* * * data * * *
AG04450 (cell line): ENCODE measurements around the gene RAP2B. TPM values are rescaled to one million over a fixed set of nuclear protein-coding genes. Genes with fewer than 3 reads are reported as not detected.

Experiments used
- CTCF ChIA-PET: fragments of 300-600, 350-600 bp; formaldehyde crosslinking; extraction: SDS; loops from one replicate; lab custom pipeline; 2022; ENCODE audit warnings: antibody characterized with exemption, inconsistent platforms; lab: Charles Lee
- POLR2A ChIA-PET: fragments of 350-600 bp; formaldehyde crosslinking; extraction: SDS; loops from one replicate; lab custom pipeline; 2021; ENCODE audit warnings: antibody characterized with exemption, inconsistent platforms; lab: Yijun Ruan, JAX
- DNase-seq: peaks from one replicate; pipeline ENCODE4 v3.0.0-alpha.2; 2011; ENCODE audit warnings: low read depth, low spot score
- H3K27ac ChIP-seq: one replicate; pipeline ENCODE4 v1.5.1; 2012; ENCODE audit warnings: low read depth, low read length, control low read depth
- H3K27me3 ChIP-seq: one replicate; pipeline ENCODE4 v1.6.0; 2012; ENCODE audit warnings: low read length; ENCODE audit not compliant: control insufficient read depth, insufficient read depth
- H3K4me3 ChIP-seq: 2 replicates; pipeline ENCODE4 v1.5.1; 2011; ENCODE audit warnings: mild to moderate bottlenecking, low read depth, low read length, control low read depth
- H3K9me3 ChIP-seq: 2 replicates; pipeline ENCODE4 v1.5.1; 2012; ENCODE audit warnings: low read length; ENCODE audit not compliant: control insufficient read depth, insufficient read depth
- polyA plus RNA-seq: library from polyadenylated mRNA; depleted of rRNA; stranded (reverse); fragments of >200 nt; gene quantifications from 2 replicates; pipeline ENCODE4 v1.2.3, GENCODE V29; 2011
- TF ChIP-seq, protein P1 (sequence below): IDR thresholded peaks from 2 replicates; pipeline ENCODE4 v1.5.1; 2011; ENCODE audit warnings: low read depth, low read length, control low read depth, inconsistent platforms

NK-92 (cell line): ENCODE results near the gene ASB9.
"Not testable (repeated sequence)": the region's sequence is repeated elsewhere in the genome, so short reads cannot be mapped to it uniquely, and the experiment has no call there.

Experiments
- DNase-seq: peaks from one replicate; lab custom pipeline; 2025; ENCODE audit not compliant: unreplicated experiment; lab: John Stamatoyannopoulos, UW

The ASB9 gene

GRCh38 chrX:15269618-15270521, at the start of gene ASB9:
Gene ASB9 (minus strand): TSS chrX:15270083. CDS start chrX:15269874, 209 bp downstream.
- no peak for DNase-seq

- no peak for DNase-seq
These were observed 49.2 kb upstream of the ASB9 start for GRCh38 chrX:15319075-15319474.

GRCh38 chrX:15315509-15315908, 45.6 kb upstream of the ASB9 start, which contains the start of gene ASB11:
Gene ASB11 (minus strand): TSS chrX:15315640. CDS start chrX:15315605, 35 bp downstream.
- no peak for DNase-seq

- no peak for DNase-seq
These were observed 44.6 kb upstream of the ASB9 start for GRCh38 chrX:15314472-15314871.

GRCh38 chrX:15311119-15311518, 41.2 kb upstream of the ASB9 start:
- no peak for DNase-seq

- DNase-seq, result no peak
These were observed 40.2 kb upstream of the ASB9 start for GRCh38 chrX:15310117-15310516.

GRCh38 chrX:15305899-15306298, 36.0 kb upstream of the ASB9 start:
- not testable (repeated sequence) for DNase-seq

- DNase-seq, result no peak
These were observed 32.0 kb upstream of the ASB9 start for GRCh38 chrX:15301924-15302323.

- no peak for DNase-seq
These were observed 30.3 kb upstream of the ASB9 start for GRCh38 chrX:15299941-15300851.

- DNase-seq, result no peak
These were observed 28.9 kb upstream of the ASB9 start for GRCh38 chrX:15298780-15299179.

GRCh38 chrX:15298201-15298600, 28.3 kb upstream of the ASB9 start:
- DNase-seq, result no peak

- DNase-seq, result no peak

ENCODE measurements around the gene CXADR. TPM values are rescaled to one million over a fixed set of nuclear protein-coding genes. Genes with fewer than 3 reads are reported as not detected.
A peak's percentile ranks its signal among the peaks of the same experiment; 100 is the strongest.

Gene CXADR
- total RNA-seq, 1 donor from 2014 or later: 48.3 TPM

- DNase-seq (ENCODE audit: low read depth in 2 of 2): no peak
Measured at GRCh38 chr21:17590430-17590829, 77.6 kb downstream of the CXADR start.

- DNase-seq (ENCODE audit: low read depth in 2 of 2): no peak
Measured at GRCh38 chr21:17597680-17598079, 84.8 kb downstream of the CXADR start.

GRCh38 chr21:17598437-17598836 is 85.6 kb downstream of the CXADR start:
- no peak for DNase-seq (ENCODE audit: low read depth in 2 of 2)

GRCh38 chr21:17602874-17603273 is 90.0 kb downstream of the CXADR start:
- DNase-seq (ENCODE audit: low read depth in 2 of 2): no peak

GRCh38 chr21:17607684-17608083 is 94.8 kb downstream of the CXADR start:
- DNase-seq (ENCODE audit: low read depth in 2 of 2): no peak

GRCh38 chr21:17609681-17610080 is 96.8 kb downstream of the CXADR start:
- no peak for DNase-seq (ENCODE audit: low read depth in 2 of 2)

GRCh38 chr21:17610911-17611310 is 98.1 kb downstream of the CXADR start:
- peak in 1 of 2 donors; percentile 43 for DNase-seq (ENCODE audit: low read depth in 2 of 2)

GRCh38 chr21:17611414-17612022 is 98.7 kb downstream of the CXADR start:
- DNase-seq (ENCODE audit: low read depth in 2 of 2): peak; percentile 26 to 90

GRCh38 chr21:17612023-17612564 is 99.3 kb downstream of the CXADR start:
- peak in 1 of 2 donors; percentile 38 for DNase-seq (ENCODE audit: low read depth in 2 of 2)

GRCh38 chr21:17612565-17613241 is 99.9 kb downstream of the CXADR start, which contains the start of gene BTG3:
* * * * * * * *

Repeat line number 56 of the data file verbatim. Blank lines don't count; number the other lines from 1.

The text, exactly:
GRCh38 chr21:17609681-17610080 is 96.8 kb downstream of the CXADR start: